Got rosacea? Chronic acne? Eczema? Dark circles under your eyes? Flaking? Consider a Whole30 and be amazed!

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5 Comments Add yours

  1. Ale says:

    I loved reading this! I am currently “dealing” with rosacea. I just got diagnosed about a month ago… and learning to have better eating habits. Do you sometimes indulge in a glass of wine or a beer from time to time?

    Like

    1. Hi Ale – I figured out a while back that drinking wine makes me unbearably sleepy, and then sick afterwards, so I steer far from it. I had a pint of beer on Friday night and very much enjoyed it, with no apparent residuals, but I tend to stick to hard alcohol and cider when I indulge!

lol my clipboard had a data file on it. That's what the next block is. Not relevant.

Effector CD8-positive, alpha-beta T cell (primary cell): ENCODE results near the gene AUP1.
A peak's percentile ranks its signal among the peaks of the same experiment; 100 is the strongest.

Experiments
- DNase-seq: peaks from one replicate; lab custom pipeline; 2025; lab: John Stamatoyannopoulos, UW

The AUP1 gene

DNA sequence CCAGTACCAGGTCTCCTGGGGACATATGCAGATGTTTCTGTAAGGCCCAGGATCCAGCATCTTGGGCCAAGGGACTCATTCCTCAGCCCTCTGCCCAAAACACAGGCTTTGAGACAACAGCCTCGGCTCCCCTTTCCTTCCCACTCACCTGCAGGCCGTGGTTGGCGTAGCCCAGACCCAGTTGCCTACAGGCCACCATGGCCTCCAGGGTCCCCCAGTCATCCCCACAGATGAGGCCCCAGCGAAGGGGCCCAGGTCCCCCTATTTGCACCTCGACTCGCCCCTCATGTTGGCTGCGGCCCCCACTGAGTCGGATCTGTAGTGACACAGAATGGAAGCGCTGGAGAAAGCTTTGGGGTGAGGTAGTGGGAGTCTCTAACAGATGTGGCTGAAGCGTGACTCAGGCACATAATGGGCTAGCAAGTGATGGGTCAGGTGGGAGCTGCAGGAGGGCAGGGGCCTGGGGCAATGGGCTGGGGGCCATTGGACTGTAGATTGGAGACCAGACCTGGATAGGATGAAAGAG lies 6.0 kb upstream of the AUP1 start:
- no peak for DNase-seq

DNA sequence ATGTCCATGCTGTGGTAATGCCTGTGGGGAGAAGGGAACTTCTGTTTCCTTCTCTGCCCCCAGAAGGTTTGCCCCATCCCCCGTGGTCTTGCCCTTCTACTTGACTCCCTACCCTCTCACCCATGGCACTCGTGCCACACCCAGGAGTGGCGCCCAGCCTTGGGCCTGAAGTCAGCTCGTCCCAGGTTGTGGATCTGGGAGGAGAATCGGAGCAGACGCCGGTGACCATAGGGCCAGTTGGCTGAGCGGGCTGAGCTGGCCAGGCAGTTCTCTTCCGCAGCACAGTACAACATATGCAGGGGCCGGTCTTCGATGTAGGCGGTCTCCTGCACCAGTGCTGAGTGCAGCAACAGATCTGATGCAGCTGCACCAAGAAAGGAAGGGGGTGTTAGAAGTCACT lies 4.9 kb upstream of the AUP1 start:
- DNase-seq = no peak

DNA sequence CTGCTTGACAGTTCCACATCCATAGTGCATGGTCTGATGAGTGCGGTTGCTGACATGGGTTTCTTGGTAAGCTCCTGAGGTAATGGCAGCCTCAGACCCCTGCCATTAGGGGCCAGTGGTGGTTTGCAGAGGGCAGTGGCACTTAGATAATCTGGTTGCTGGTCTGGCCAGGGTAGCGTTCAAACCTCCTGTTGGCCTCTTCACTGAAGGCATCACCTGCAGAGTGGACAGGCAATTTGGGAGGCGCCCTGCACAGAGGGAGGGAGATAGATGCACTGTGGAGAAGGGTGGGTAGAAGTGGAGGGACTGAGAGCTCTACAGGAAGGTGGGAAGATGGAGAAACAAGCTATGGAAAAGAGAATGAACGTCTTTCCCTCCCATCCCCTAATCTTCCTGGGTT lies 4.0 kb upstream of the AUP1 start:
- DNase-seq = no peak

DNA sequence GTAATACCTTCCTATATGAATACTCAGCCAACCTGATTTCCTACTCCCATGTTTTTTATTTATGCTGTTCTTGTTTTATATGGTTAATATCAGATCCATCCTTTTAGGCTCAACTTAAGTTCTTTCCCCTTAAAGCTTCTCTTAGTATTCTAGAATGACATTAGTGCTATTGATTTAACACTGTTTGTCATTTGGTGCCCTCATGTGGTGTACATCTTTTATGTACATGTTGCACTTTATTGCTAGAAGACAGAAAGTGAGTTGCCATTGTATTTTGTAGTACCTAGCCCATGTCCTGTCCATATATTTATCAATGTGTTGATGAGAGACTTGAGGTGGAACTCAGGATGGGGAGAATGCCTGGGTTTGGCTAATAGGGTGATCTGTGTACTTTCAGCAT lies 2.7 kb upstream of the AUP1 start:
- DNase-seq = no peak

After six years of Paleo eating and many Whole30s, my rosacea seems to be gone for good! Deep gut healing really does require at least a two year absolute committment to a paradigm for real, lasting results and a resilient body that can take a drink from time to time!

      Good luck with you on your healing journey!

      Like

      1. Ale says:

        That gives me so much hope! I have one more question , did exercise affect you before or even now ?

        Like

      2. You mean did it exacerbate the condition? That’s an excellent question. It must have as the blood vessels in my face would have dilated, but I can’t recall precisely. Now I dance three times a week and my face flushes normally from exertion!

        Like